Philanthropy News from Hasbro Children's Hospital
Honoring the Life of Colby Cave
Providence was a special place for Emily and Colby Cave. They both grew up in Canada but met and fell in love in Rhode Island’s capital city while Colby was playing for the Providence and Boston Bruins from 2015 to 2019. While he was with the team, the ice hockey center even spent some time volunteering at Hasbro Children’s Hospital.
Tragically, in April 2020, just eight months after the couple’s wedding, Colby passed away at age 25 due to a colloid cyst.
“He was genuine, caring, selfless, and had a contagious laugh. But most importantly he had the biggest heart,” Emily says. “He always wanted to help people.”
As a way of honoring Colby’s spirit and legacy, Hasbro Children’s Hospital established The Colby Cave Medical-Psychiatric Fund with a $50,000 donation from the Boston Bruins Foundation. The fund supports entertainment and enrichment programs for children and adolescents who are simultaneously struggling with psychiatric and medical illnesses.
“Colby had a soft spot for Hasbro Children’s, for sure,” Emily says. “He always glowed when he talked about his visits.”
The Colby Cave Medical-Psychiatric Fund benefits patients receiving both inpatient and outpatient levels of care.
Specifically, the fund has allowed the hospital to expand programming in the Healing Arts, including hosting visiting artists, musicians, and yoga instructors.
Colby’s memorial funds—which also includes one established by the Edmonton Oilers, the team he had been playing for at the time of his death—primarily support mental health- related programs for children.
“Mental health was super important to us in our life together, and I feel like it doesn’t always get enough attention,” Emily says.
The Bruins Foundation raised funds for its gift through various events, such as Colby Cave Nights in Providence and Boston. At the Providence event, the P-Bruins retired Colby’s number, 25—making it the first one to be raised to the rafters in the organization’s history.
“We thought it would be best to donate to the community where Colby spent the majority of his professional playing career, which was Providence,” says Bob Sweeney, President of the Boston Bruins Foundation. “I applaud Emily for helping us direct funds to children who are in need of assistance.”
Emily adds that she is grateful the Bruins Foundation has helped her honor Colby in a way that would be meaningful to him.
“We were only married for eight months and didn’t have the opportunity to have kids of our own,” Emily says. “But he would love knowing how many kids are going to be helped because of his fund. It’s so special that we’re still taking care of kids together, with him in heaven and me here.”
Celebrating the Hasbro Children's Hospital Open House and Ribbon Cutting
Donors and hospital leadership gathered outside in the healing garden on June 1 for a ribbon cutting and open house to celebrate the completion of extensive renovations to Hasbro Children’s Hospital. The state-of-the-art upgrades were funded by the Every Child, Every Day campaign, which raised more than $41.2 million – making it the most successful campaign in the history of Lifespan.
Attendees listened to a brief speaking program before embarking on small group tours to get a first-hand look at the refreshed lobby, emergency room, patient floors, ambulatory clinic, and other areas.
In his remarks, Rhode Island Hospital and Hasbro Children’s Hospital President Saul Weingart, MD, noted his appreciation for the many generous donors who supported the campaign. He also thanked Dimeo Construction, which completed the renovations on time, without interruption to patient care, while dealing with the challenges of the COVID-19 pandemic.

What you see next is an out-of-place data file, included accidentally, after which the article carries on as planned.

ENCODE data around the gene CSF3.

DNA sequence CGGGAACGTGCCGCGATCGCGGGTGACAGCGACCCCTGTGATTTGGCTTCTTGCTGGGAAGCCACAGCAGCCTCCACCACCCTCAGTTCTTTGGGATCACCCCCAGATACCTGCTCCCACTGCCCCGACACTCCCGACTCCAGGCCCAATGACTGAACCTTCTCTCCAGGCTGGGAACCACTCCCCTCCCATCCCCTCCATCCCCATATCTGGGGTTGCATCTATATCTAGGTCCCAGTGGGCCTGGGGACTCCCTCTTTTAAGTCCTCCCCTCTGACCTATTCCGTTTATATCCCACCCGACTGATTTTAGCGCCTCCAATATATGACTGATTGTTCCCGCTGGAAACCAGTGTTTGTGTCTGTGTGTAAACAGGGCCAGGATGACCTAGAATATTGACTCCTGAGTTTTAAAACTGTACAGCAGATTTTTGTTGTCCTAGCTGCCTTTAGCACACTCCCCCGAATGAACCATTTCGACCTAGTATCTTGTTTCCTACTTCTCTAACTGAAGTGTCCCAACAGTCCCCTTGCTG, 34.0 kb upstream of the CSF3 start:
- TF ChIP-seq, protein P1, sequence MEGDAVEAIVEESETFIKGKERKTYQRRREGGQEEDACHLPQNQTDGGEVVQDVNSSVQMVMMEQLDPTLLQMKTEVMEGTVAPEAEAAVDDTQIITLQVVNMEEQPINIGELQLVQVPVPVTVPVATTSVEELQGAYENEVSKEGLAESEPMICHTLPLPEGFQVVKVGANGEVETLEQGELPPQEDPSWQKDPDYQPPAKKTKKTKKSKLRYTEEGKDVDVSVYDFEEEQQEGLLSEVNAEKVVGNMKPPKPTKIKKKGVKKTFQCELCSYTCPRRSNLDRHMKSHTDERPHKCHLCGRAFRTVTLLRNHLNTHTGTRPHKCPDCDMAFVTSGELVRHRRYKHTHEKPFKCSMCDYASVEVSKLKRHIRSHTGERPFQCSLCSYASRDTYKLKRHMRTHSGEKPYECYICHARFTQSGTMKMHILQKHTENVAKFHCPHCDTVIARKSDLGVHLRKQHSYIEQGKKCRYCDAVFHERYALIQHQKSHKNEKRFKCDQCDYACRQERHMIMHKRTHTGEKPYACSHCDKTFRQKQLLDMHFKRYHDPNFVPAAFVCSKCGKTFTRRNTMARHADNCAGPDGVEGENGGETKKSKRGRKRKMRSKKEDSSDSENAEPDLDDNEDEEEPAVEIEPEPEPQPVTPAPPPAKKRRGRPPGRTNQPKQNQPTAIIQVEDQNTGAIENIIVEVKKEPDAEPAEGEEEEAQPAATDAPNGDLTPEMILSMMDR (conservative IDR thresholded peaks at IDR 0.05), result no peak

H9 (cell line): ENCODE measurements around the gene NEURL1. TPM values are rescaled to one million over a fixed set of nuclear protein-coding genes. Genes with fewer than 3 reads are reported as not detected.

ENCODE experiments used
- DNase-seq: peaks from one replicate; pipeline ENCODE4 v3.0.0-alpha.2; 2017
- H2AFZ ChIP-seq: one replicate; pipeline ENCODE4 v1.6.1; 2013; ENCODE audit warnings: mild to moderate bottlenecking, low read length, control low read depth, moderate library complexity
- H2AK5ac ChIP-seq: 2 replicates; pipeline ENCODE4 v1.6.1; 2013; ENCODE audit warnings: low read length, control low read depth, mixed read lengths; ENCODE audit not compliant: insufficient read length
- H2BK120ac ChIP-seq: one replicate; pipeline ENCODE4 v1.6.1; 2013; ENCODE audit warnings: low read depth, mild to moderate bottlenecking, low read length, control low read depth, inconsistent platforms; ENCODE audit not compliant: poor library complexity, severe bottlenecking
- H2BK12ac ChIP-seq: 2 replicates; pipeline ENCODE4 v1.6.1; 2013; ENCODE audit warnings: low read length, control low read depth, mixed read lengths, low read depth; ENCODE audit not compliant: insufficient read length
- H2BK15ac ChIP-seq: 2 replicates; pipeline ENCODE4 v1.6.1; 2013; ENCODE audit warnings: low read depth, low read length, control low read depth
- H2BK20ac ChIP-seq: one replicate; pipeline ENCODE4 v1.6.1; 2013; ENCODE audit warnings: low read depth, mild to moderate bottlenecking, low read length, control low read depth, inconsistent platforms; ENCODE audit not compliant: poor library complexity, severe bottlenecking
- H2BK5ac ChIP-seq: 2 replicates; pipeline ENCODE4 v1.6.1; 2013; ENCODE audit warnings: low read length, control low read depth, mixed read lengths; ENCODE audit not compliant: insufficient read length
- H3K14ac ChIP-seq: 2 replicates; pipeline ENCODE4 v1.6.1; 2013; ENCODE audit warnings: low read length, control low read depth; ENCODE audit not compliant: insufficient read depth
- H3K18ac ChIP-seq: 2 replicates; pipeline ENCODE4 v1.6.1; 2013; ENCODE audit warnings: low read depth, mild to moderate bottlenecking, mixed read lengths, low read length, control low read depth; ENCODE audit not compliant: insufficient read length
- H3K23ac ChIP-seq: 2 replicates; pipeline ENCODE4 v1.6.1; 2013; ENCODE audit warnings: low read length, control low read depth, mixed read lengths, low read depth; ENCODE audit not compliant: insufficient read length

At the Heart of Everything We Do
Patient- and Family-Centered Care
Child Life is an essential piece of the program, funded entirely by philanthropy.
I had no idea I was in a helicopter,” recalls Lara Andrade, reflecting on that fateful day in March 2021 when she was airlifted to Hasbro Children’s from a hospital near her family’s Massachusetts home.
It all began a week prior when Lara, now 17, was complaining about headaches that wouldn’t go away. Her mom, Karine, and dad, Avelino, took her to the local emergency department, where she was diagnosed with an ear infection. A few days later and not yet feeling better Lara started struggling to breathe.
She was rushed back to the nearby hospital and a barrage of tests came back normal. But Lara’s sudden, odd, and confused behavior alarmed doctors, who wanted her to go to Hasbro Children’s immediately.
“I didn’t even know where Providence was,” says Karine, who grew up in Cape Verde. “I started to wonder if she was going to survive, that’s how scared I was.”
More than a decade ago, Hasbro Children’s tapped Fran Pingitore, PhD, PCNS-BC, to lead its Patient- and Family-Centered Care initiative. The model aimed to redefine relationships in health care by emphasizing collaboration to plan, deliver, and evaluate care among providers, patients and families. It would later be instrumental to Lara’s medical journey.
“As providers and as a hospital, we do a lot to and for our patients, but this was about partnering with our patient families, amplifying their voice in the care of their child, and meeting them where they’re at,” Dr. Pingitore says.
‘Meeting families where they’re at’ is a mantra you’ll hear frequently at Hasbro Children’s. It’s the hospital’s commitment to getting to know and understand each family’s individualities and where they may be with their anxieties and fears—which, ultimately, supports care delivery and leads to improved outcomes.
Meet Arianna: Our 2022 Champion Child
On a typical spring Wednesday in 2020, Ryan Taft’s 4-and-a-half-year-old daughter Arianna woke up complaining about a lump on her side. Thinking it might be something minor, such as a hernia, the family brought her to the emergency room at Hasbro Children’s Hospital to get it checked. Later that day, Ryan was shocked when Arianna was diagnosed with the pediatric kidney cancer Wilms tumor. Doctors found a 13-centimenter tumor on her right kidney and spots on her left kidney, lungs, liver, and lymph nodes. The cancer was stage 5.
“The whole world just crashed down on us,” Ryan says. “At first, I thought the doctor was in the wrong room, but that wasn’t the case, unfortunately.”
Two days later, Arianna had her first surgery, a six-hour procedure to remove her right kidney and the tumor attached to it. A couple of days later, she began nine months of chemotherapy, and then started receiving radiation therapy as well.